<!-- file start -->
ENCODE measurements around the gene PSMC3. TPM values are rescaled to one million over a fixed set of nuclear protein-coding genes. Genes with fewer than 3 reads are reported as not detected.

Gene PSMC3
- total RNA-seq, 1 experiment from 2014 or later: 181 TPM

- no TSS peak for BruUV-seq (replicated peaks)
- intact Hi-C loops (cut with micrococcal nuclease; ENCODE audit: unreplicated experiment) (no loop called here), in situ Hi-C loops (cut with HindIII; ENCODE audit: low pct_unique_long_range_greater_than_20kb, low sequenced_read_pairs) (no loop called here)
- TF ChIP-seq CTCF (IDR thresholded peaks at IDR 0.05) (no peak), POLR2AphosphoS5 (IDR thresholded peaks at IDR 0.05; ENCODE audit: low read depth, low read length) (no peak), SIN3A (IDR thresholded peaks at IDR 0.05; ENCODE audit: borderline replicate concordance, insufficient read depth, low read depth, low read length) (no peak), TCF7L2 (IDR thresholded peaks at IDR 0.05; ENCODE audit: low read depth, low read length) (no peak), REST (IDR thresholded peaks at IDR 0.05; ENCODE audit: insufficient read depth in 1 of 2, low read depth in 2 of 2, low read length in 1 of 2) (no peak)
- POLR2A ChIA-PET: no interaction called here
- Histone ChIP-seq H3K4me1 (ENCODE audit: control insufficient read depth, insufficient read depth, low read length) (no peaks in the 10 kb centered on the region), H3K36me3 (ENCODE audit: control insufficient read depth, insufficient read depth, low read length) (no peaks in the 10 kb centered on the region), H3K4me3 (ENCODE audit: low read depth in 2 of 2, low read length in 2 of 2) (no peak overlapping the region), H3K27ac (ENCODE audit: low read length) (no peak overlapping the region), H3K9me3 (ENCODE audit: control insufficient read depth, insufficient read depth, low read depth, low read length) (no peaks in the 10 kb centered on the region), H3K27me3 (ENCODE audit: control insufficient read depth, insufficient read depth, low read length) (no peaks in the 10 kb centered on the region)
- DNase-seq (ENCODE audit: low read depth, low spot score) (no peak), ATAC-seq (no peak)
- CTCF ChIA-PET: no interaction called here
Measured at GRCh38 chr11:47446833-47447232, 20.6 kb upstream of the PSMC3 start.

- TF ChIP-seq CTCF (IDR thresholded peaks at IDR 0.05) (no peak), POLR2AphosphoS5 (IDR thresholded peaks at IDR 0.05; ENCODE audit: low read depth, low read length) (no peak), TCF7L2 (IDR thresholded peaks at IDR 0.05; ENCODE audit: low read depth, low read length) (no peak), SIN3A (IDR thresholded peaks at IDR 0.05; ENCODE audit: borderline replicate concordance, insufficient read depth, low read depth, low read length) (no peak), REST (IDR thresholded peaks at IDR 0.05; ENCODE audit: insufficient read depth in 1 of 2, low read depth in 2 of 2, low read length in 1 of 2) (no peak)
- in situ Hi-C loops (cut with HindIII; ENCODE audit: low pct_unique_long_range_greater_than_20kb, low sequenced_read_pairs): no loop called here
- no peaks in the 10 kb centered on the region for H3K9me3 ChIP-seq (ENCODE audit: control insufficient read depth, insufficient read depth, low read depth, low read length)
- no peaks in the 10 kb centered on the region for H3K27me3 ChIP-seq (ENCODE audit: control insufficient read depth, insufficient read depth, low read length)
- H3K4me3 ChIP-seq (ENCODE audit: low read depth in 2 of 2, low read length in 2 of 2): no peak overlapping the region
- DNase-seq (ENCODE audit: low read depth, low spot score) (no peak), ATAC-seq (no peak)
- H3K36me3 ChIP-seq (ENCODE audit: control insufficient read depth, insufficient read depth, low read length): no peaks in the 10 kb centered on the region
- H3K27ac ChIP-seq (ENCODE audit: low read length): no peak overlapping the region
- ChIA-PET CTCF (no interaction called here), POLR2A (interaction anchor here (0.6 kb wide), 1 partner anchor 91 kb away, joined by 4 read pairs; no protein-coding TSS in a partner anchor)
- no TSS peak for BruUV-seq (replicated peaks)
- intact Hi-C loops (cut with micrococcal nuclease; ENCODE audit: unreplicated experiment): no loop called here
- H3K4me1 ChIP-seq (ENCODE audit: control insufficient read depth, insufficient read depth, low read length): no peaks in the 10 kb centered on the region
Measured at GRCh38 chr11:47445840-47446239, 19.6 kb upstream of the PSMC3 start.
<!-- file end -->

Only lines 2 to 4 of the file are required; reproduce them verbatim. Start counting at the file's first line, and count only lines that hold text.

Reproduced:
Gene PSMC3
- total RNA-seq, 1 experiment from 2014 or later: 181 TPM

- no TSS peak for BruUV-seq (replicated peaks)